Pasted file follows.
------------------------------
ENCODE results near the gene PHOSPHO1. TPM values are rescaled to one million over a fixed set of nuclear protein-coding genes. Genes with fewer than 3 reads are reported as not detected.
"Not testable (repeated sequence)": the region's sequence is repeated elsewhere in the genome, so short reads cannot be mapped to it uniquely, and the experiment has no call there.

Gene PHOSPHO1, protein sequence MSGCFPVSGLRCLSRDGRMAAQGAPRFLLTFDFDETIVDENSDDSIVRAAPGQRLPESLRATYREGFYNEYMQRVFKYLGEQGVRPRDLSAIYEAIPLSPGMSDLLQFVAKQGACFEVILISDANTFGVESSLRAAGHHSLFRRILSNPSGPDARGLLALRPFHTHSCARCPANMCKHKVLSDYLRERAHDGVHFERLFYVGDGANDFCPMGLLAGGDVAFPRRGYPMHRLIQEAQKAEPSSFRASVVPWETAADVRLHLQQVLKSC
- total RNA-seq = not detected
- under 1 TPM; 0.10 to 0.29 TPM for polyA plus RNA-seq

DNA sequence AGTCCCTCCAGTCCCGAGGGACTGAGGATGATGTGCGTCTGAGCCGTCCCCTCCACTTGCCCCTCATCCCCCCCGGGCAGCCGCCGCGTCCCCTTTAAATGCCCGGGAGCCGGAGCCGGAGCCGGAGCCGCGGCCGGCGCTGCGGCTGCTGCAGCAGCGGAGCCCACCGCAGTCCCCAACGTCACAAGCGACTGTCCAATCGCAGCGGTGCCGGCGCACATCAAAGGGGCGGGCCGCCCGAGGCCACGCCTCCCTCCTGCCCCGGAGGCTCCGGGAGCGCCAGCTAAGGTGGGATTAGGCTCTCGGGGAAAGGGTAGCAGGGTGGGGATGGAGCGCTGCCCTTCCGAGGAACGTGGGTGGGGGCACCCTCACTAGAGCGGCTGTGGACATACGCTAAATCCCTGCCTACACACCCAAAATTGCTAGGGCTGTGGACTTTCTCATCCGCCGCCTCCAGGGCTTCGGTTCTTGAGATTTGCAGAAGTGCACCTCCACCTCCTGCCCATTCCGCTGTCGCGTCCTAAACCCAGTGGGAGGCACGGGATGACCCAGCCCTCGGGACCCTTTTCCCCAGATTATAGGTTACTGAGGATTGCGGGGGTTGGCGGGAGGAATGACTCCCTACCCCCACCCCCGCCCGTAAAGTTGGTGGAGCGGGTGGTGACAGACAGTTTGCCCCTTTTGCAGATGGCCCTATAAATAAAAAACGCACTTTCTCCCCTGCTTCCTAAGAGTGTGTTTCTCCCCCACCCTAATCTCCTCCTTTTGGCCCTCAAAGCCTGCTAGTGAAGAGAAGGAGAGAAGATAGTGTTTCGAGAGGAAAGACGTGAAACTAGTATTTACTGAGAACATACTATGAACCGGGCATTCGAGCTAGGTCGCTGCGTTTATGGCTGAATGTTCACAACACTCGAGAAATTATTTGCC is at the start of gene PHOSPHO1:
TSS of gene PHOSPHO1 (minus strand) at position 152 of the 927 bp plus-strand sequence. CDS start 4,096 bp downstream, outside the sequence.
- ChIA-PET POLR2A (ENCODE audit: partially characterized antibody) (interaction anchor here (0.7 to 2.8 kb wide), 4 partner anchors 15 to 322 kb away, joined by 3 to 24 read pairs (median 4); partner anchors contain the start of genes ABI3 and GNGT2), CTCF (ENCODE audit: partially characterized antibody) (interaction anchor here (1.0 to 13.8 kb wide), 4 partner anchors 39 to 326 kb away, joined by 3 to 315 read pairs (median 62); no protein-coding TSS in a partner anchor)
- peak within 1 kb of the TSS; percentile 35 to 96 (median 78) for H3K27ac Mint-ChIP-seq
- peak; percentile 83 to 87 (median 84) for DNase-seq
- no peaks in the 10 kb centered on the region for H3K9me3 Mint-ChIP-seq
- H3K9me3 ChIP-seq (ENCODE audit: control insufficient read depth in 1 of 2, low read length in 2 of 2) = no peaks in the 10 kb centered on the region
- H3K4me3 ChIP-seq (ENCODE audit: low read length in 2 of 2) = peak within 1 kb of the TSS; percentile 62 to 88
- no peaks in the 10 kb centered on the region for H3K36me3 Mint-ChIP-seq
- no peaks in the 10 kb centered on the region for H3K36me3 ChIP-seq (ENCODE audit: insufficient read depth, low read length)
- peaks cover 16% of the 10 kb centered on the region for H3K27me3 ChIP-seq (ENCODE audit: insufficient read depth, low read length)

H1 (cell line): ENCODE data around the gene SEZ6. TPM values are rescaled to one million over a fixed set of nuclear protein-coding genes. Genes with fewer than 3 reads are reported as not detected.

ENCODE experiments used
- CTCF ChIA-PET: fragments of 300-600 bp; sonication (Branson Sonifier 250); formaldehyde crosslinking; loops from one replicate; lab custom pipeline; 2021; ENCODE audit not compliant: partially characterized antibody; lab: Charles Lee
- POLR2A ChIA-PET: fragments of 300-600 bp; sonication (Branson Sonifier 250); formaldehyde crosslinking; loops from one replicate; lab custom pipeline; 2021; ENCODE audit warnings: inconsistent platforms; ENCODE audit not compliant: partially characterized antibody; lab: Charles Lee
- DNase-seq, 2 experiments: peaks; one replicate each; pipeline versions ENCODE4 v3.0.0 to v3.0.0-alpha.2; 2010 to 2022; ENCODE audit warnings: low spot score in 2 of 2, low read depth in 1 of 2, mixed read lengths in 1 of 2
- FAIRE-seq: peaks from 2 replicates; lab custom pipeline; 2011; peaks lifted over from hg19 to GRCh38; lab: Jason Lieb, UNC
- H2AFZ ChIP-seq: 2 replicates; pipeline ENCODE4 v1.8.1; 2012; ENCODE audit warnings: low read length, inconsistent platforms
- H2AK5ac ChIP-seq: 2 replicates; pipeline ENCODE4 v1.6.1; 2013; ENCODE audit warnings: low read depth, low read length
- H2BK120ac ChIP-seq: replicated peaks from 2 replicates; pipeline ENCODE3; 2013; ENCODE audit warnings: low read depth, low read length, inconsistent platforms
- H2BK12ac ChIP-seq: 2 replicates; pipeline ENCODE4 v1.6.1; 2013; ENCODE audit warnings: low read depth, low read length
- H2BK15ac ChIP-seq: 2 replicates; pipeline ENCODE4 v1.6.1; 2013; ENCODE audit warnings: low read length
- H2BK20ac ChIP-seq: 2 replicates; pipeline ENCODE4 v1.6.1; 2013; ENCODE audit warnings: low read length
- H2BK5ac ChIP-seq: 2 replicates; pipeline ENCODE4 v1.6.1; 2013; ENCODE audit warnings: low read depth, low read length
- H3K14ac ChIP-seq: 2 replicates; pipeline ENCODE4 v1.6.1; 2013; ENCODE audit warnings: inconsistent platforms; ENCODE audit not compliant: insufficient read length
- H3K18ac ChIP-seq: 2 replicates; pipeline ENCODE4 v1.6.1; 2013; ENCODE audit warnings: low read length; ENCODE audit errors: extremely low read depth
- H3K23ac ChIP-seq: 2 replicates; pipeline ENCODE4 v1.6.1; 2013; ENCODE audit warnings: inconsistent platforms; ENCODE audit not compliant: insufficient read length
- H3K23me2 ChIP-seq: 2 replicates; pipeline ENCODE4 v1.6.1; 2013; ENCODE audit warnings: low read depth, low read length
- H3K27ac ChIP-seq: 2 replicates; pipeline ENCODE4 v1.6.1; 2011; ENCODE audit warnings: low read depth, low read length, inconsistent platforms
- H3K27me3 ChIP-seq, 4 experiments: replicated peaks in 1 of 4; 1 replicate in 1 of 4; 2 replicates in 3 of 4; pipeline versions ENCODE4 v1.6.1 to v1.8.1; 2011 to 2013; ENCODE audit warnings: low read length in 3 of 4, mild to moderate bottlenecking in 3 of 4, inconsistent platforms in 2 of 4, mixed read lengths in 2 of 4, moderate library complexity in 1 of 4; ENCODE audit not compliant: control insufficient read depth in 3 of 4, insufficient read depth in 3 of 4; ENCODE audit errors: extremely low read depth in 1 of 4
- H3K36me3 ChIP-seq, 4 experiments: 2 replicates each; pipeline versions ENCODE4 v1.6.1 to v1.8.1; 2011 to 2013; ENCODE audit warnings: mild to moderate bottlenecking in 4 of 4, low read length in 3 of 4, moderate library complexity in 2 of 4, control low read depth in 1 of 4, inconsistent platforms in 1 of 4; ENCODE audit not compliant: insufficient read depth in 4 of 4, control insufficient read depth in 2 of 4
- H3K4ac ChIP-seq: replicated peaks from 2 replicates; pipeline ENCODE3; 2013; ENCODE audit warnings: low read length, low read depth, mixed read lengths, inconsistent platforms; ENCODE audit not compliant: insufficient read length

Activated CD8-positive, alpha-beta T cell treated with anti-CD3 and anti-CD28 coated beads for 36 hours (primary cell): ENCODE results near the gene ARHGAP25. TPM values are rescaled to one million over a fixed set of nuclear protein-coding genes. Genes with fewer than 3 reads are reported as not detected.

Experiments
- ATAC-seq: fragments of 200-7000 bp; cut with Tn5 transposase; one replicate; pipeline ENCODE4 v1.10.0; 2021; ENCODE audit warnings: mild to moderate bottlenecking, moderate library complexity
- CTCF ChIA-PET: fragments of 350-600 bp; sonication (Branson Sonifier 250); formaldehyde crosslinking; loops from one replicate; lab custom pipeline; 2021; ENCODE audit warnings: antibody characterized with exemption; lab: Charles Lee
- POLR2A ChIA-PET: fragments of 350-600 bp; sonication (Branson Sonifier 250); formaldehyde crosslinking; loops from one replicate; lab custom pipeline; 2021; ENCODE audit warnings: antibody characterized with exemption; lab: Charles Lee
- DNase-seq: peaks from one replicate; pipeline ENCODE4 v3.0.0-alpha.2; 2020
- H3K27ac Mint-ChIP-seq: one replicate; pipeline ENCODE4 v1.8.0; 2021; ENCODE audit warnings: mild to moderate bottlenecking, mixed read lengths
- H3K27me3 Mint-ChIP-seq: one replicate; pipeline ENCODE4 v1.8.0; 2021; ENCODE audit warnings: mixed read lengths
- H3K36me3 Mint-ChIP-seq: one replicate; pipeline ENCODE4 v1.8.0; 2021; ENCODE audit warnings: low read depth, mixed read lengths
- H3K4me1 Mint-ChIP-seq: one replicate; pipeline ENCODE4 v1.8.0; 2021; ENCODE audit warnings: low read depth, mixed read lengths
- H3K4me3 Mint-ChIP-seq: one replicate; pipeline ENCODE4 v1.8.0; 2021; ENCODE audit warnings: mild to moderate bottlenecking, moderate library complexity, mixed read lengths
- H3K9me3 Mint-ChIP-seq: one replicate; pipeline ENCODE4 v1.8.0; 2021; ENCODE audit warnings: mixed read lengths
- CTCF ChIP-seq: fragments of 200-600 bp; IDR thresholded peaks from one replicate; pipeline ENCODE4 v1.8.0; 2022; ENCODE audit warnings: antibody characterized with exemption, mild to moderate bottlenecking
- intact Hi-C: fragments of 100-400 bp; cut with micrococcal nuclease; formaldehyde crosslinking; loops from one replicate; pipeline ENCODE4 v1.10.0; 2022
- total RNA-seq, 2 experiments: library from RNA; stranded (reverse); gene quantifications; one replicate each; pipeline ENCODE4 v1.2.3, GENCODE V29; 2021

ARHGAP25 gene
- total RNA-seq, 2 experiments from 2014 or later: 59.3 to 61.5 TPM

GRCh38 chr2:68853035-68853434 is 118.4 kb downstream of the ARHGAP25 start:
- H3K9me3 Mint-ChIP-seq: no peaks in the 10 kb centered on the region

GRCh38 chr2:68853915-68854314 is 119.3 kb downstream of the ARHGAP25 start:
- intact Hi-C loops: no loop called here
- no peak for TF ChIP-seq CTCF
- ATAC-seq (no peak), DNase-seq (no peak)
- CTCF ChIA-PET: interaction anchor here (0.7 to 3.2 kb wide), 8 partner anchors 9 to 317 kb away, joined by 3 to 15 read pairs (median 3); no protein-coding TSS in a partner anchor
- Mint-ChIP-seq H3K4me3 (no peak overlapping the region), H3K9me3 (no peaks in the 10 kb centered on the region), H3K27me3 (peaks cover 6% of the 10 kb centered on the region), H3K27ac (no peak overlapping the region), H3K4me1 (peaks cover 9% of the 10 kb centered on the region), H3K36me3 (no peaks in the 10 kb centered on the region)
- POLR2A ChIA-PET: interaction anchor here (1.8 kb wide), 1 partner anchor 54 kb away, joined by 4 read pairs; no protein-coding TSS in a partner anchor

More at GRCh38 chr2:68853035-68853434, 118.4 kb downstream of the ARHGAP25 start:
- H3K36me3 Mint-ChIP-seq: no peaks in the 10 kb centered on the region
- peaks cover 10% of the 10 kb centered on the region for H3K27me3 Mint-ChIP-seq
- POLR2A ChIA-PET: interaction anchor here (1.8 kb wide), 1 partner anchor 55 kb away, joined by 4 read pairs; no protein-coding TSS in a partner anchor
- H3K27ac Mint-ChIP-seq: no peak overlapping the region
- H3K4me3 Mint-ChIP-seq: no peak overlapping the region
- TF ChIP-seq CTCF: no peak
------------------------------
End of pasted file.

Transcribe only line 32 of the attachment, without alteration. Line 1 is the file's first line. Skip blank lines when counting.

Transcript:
- H3K23ac ChIP-seq: 2 replicates; pipeline ENCODE4 v1.6.1; 2013; ENCODE audit warnings: inconsistent platforms; ENCODE audit not compliant: insufficient read length